Ballynageeragh : Portal Tomb

CountyWaterford
Grid RefS 495 030
GPSS 49519 03031
Longitude7° 16' 33.73" W
Latitude52° 10' 37.15" N
ITM east480366
ITM north584435
Nearest TownTramore (7.4 Km)
OS Sheets75, 82
UTM zone29U
UTM x449041
UTM y5761192
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Visit Notes

Sunday, 31st March 2002

There seems to be some local pride in this rebuilt monument and perhaps rightly so. It is, at first sight, quite spectacular and it is only upon closer inspection that the poor quality of the restoration becomes apparent.

The west end is propped up on a horrible wall erected it would seem in 1944 by P Murray and Sons (from an incription). A local school have erected a lovely little sign at the corner of the field.

The capstone measures 4m x 2.5m and does still have some angle. The wall slabs are a little untidy and the whole structure does not realy look right at all. Still, it is a fine specimen and very easy to reach being signposted and on Waterford's Dolmen Trail.

Click Thumbnail to View Full Size Image

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Sunday, 16th July 2006

One my previous visit here the weather was pretty bad, so another trip has been on the cards for a while. Obviously, this time around I was expecting to see the horrible brick wall! This allowed me to take in the surrounding countryside and the rest of the monument without distraction.

This portal tomb is set in a lovely spot. It is built on a large, open plane making the views (where they're not blocked by houses and hedges) very extensive.

It is actually the east end that is propped up, not the west end. This means that the two portal stones and the doorstone are most likely the missing elements.

Portal tombs are what most people wrongly refer to as dolmens. They are, to me at least, the most strikingly designed of the megalithic tombs. They are called portal tombs because they have two large upright stones, usually very well matched, in front of the chamber that seem to form a doorway.

Resting upon the portal stones and the chamber a large capstone rests (sometimes there are two capstones - see Knockeen (County Waterford)), usually at an angle of around 22 degrees from the horizontal. Although these were originally incorporated into one end of a long cairn there are none left in this state today, although traces of the cairn can sometimes be seen upon the ground. The portal stones can be up to 3.5m tall, which combined with a thick capstone can produce an imposing monument over 5m tall. Capstones can reach in excess of 70 tonnes, with that of Browne's Hill (County Carlow) being estimated at over 120 tonnes.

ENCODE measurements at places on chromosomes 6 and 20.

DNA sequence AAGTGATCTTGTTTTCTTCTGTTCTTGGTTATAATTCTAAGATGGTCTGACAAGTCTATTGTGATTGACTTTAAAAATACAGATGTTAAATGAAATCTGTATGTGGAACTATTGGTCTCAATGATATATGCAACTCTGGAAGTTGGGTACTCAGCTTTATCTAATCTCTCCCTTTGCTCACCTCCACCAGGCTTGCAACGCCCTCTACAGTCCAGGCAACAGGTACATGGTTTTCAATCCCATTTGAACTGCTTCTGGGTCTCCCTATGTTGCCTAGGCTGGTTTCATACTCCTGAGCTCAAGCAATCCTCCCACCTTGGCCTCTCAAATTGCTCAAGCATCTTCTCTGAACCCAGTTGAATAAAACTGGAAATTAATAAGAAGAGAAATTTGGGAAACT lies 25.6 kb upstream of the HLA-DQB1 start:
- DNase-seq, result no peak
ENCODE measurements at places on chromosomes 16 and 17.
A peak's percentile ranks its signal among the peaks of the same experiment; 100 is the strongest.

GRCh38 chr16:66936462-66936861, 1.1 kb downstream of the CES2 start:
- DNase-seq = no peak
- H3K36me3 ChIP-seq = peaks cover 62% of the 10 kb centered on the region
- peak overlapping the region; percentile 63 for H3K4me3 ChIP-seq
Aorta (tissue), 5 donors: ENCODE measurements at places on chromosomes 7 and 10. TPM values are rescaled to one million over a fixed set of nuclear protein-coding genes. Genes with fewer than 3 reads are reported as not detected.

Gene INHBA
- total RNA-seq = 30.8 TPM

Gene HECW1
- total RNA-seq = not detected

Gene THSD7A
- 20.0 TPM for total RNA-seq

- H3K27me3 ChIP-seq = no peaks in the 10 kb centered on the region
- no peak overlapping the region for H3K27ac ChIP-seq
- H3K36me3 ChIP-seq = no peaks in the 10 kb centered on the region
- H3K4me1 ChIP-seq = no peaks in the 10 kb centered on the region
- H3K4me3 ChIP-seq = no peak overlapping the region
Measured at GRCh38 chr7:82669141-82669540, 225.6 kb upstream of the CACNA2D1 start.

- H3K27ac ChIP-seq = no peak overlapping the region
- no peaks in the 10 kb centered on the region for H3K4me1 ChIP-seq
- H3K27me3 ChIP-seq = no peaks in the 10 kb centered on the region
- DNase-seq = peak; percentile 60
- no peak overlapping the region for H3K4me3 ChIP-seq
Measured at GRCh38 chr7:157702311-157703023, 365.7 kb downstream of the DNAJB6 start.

Often betwen the portal stones there is a door slab, blocking the width of the entrance, but not always the full height. Door slabs are either half height, three quarter height or full height, describing the amount of the portal that they obstruct. All portal tombs would have had door slab, but this has often been removed to facilitate entry into the chamber.

Quite rarely the portal stones are the same height as the chamber and the characteristic slope of the capstone is created by the profile of the capstone (see Glendruid (County Dublin)).

Portal stones are a pair of upright stones that form the 'entrance' to a portal tomb. They are usually well matched, being of even dimensions. As well as forming this doorway they also act as the front support for the capstone and are usually taller than the stones that form the chamber.

Often there is a door stone in between them blocking off access to the chamber within.

Click Thumbnail to View Full Size Image

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Like this monument

Marked Sites

Directions

From Waterford take the N25 west and then the R681 south. Take the second left (after about 5km). Turn right at the junction after the crossroads (just before church) and continue for 750m. On the right you will come to a track on the right with a little yellow dolmen sign opposite. Drive up this track until it widens out into a sort of parking space. The dolmen is in the field ahead.

Random Gazetteer

A Selection of Other Portal Tombs

External Links

1930 Photo

A photo from circa 1930. Go to the link and search for UK1172 for an image of the tomb looking a bit more proud than it does today.
Click here to visit this site

About Coordinates Displayed

This is an explanation of (and a bit of a disclaimer for) the coordinates I provide.

Where a GPS figure is given this is the master for all other coordinates. According to my Garmin these are quite accurate.

Where there is no GPS figure the 6 figure grid reference is master for the others. This may not be very accurate as it could have come from the OS maps and could have been read by eye. Consequently, all other cordinates are going to have inaccuracies.

The calculation of Longitude and Latitude uses an algorithm that is not 100% accurate. The long/lat figures are used as a basis for calculating the UTM & ITM coordinates. Consequently, UTM & ITM coordinates are slightly out.

UTM is a global coordinate system - Universal Transverse Mercator - that is at the core of the GPS system.

ITM is the new coordinate system - Irish Transverse Mercator - that is more accurate and more GPS friendly than the Irish Grid Reference system. This will be used on the next generation of Irish OS maps.

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